Package & Naming Structure
When launching UDK, we get three windows, the editor, the Start Page and the Startup Tip. I usually deactivate the Startup Tip, but if you're new to Unreal then some of these will prove useful.
In the Start Page window, if you click on the first tab called Content Browser, this will take you where all of Unreal's assets such as models, textures, materials, particles and so on, and where your imported files will be.
Right click in the gray area of the content browser to bring up the Import or New Everything menu. From here, it's clear all the new content you can make. At the bottom of Packages you can click New or Import for the same menu.
For a quick example, click New Material. This brings up a window you'll see each time you import or make a new object. For now, all we need to worry about is the Package, Group and Name.
The Package name should reflect the project. So if you're working on one level the package name could be similar to that. However you plan your naming convention is up to you, just never leave it as the default name "MyPackage". For this example I called it "MyAwesomeGame".
Group name refers to all the assets that should be associated together within a package. For example, you might want all of the game's character assets grouped. For this example, I'm making a New Material, so I'm going to call this group Parent_Materials. Setting up groups within a package is great for organization.
The Name field is reserved for the actual name of the asset. When you import, for example, a model or texture the name should automatically be the same as the name of the file imported. I'm going to call this Parent_Temp01. Hit OK, and this will bring up the Material Editor. The material itself isn't what's important right now so close this, and look back at the Content Browser.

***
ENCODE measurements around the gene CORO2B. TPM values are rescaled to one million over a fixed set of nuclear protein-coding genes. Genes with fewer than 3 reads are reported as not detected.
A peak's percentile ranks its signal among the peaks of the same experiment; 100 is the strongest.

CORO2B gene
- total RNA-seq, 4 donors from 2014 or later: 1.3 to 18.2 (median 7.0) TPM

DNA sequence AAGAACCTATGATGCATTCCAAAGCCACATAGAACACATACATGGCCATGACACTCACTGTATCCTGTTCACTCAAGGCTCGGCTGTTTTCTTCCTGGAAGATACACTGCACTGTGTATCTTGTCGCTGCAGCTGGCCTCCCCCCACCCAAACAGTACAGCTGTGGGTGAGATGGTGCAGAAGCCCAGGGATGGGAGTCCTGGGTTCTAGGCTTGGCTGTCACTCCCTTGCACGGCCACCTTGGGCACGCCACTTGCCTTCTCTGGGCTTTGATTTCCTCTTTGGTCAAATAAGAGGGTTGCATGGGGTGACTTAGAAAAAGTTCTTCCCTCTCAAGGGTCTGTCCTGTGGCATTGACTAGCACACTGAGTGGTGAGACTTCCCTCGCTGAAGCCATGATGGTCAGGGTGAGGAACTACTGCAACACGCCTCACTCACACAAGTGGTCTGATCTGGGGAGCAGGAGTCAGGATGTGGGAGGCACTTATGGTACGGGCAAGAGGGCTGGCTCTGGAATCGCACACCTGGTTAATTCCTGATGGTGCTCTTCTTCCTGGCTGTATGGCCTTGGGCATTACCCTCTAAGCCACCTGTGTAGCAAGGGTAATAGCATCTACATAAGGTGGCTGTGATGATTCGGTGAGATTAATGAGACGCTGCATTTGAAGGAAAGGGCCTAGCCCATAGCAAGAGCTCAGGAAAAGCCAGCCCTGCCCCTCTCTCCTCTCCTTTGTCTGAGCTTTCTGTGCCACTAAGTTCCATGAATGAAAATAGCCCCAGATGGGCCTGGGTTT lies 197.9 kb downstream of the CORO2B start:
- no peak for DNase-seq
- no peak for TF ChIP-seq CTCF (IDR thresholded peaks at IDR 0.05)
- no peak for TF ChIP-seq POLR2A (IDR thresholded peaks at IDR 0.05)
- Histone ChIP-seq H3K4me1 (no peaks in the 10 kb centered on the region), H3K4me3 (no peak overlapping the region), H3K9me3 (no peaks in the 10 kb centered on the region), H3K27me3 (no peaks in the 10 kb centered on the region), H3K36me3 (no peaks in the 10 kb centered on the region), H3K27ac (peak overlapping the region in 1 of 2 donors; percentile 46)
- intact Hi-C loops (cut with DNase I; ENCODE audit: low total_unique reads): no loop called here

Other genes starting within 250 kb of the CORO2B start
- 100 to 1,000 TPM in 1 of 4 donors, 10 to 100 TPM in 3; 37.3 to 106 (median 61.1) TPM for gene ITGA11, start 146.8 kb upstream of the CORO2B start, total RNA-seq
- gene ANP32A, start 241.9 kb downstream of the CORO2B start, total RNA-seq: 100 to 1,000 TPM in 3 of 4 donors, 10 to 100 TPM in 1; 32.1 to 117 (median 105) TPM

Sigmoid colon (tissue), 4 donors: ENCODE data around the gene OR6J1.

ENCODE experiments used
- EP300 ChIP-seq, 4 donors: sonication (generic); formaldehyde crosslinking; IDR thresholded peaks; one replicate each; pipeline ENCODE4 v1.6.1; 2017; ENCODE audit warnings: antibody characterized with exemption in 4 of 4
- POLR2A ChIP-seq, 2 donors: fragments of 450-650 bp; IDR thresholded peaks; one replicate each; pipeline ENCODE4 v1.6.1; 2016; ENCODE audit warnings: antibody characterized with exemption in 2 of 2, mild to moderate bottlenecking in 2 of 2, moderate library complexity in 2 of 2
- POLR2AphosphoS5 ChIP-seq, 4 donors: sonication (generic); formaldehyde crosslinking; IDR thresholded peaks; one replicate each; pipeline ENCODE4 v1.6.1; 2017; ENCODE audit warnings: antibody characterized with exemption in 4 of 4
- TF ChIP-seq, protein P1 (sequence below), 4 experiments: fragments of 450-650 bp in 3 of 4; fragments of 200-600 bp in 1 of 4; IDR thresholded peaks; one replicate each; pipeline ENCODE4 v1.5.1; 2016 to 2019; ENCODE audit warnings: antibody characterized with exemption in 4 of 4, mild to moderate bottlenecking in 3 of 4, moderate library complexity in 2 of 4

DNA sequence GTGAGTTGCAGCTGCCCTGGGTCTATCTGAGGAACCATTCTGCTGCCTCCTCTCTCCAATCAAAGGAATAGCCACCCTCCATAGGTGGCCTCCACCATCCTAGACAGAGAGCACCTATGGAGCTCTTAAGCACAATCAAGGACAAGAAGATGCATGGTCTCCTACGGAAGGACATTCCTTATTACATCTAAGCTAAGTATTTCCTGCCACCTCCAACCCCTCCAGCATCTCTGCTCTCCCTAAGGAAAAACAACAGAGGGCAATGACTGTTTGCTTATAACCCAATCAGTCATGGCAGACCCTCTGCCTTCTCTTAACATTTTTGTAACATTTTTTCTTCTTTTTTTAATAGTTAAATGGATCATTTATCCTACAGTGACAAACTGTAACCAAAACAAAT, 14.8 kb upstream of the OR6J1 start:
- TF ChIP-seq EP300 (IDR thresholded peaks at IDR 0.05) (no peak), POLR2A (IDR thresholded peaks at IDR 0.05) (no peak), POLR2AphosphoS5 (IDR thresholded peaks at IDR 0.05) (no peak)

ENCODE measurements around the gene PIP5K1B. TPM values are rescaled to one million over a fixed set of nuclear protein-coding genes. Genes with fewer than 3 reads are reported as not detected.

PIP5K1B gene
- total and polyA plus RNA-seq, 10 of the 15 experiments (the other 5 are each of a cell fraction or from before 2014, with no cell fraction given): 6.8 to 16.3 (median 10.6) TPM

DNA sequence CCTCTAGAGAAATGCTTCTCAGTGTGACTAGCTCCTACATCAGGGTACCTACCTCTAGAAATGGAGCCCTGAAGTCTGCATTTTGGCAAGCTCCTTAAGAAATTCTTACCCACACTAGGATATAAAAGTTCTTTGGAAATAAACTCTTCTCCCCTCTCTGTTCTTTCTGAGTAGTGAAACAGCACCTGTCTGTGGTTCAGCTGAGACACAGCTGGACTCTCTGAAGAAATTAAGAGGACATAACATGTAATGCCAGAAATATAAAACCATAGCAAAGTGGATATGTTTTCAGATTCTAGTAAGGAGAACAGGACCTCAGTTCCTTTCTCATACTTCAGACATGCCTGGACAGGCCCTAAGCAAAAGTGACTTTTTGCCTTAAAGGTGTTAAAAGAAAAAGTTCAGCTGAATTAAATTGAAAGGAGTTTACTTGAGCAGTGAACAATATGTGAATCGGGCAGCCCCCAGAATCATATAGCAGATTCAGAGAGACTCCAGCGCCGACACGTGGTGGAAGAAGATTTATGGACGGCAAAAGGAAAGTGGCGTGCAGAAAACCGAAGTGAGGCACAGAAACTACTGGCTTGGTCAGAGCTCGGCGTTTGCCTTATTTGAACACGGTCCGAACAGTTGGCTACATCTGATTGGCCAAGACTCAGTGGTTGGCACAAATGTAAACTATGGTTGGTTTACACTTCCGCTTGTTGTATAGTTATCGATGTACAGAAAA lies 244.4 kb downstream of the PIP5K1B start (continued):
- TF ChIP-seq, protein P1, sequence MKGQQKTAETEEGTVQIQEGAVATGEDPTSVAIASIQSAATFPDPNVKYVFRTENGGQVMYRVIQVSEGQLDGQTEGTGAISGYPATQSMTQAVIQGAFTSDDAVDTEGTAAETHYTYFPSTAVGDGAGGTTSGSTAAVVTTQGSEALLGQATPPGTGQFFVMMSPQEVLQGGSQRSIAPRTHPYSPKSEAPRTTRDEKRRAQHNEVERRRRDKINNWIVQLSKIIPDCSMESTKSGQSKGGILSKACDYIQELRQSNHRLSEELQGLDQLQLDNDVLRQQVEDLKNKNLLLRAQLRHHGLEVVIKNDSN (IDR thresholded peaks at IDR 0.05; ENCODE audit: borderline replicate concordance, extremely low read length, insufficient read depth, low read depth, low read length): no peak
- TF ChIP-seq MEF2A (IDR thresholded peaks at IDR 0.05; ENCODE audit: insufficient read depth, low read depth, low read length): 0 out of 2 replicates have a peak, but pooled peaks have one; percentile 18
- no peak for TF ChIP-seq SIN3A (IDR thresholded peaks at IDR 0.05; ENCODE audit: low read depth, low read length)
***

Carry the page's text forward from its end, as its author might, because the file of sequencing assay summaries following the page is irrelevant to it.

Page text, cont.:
You will now see at the bottom of Packages the package you just name with the group and material inside that group.
Save this package, and that's how you create a new package. From here this is where you'll be adding everything.
Naming Conventions refers to the how and why all your assets are named the way they are. This is mainly about organizing your work.
For example, you're starting an environment and your name a texture "brick". What starts to happen when you have 30+ brick textures some from all sorts of different environments? Then, toss that in with all the other assets that have no naming distinction between models, sounds, particles, and so on. You end up spending more development time trying to find assets then actually using them.
Think about prefixes and suffixes to explain what a file is. Let's add a T_ to the front so everyone knows that's a brick texture, then a City_ so other artists know it's from the City set, then a better numbering scheme such as _01 which will allow you to have 01-99 and still keep them in a proper alphabetical order. If you need more, add another 0, so you can have 001-999. if you really have over 1000 city brick textures, then wow.
So that looks like: T_City_Brick_01
Now, in an alphabetical list, that will appear with all the textures, organized neatly withing the city section. Continuing this with all other various types of assets, there will never be a sound file mixed with particles, textures lost in materials, and so on.
Here's an example package I setup. It shows all the assets from my Old Town set with groups setup. Since this is a single level set, I was able to group my objects in this manner. A larger project would need to invest more thought into it's grouping and naming conventions. All of my content thumbnails are clearly separated thanks to the way they were named. My particles all begin with Particle_, proc buildings stat with Proc_ and static meshes beginning with SM_. They also have Building01_ which reflects they are for the first building proc keeping them neatly organized from the prop static meshes.
In the end, the way you choose to name your assets is up to you or your project leader. My examples aren't anything set in stone, just some easy to understand samples.
The scope of your naming convention may not be visible at first. Luckily, you can right click any object and "Move/Rename" it.